There, the solution is separating the "input" data from the "validated" data at the type level, so you work with the primitive types once per acquisition, and then your application logic can avoid checks completely. It kind of lives in an environment guarded of stupidity.

A similar pattern here is carrying out the checks only when the state could have changed. For example, it might be beneficial to check isAppProperlyInstalled in an init step, before starting the main loop of a program. Not only do you want to fail as quickly as possible, but it will make all other modules simpler, since they can assume that by the time they are loaded, all of the sanity checks and conditions are in order.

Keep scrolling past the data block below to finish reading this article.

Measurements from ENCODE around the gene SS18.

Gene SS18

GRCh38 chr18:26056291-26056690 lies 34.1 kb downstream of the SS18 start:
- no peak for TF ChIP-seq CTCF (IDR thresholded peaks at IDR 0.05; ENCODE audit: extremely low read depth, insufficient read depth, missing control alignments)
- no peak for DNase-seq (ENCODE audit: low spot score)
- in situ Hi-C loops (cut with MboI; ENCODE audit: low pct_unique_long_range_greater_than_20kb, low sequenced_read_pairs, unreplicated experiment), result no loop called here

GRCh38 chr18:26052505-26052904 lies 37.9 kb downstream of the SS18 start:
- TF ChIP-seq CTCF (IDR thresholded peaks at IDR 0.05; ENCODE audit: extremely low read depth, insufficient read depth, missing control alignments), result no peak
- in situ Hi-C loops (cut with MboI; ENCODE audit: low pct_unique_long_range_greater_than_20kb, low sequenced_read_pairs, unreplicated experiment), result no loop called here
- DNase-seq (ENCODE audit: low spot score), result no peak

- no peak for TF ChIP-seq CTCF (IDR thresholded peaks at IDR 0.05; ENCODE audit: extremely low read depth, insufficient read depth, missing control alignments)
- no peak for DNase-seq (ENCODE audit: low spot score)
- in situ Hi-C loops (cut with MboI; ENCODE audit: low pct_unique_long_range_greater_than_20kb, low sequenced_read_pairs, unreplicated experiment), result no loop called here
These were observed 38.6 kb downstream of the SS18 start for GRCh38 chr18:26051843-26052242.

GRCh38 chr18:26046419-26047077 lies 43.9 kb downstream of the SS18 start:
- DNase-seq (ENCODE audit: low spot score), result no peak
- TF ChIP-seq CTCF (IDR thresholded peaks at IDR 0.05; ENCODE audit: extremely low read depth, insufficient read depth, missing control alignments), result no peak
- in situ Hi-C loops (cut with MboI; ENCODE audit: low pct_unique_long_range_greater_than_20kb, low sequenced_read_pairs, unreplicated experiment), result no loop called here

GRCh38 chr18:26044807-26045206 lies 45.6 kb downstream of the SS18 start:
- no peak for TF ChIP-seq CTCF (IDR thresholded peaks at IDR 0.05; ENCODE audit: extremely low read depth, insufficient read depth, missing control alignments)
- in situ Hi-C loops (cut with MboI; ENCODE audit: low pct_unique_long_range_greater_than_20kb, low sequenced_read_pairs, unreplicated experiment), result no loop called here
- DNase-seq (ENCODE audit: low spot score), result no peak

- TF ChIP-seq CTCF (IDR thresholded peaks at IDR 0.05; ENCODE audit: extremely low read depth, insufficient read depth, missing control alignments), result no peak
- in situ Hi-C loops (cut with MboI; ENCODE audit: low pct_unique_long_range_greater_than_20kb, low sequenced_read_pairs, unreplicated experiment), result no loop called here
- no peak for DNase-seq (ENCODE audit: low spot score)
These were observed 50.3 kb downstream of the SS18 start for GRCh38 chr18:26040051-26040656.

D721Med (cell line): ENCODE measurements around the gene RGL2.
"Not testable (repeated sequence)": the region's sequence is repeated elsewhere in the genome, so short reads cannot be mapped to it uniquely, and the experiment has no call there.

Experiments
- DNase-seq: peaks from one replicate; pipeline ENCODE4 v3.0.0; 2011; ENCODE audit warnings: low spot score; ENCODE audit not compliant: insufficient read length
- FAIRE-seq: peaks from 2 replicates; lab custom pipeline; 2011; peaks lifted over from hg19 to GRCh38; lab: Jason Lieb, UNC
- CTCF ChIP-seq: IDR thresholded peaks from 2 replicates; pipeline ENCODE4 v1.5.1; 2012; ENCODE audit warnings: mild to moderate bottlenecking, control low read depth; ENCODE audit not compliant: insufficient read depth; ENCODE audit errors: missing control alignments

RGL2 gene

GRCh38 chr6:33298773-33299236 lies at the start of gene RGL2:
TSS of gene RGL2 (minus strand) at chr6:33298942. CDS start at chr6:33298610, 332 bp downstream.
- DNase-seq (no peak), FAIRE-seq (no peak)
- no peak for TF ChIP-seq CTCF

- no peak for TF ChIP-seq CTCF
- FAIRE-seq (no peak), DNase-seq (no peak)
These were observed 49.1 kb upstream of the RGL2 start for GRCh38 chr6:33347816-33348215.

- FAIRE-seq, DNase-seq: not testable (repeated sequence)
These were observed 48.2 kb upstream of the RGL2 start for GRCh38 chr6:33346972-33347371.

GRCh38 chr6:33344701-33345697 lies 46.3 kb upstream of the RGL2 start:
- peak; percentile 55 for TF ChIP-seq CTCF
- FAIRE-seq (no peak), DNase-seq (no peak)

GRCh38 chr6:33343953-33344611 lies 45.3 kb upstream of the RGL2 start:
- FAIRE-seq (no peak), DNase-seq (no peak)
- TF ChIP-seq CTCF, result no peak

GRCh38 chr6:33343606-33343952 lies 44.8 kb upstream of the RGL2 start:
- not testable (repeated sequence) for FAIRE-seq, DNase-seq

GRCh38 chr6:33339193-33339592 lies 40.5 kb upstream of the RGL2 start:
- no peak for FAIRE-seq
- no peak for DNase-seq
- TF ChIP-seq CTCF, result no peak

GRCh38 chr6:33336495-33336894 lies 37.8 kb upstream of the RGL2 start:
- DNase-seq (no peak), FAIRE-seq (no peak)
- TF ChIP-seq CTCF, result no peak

In other cases, you may have to have some functionality working before an asynchronous condition has been verified. For example, user.isLoggedIn, which might go to the network if a token is expired, etc. In this case, you can do a kind of RAII, and return a promise of the logged in user, instead of having a user whose state may change. This can be introduced in parallel with old checks:

const getUser = async () => {
  if (user) return user
  if (legacyUser.isLoggedIn) return user = wrap(legacyUser)
  return new Promise((resolve, reject) => {
    legacyUser.logIn((err, newUser) => {
      if (!err) resolve(user = wrap(legacyUser = newUser))
      else reject(err)
    }
  }
})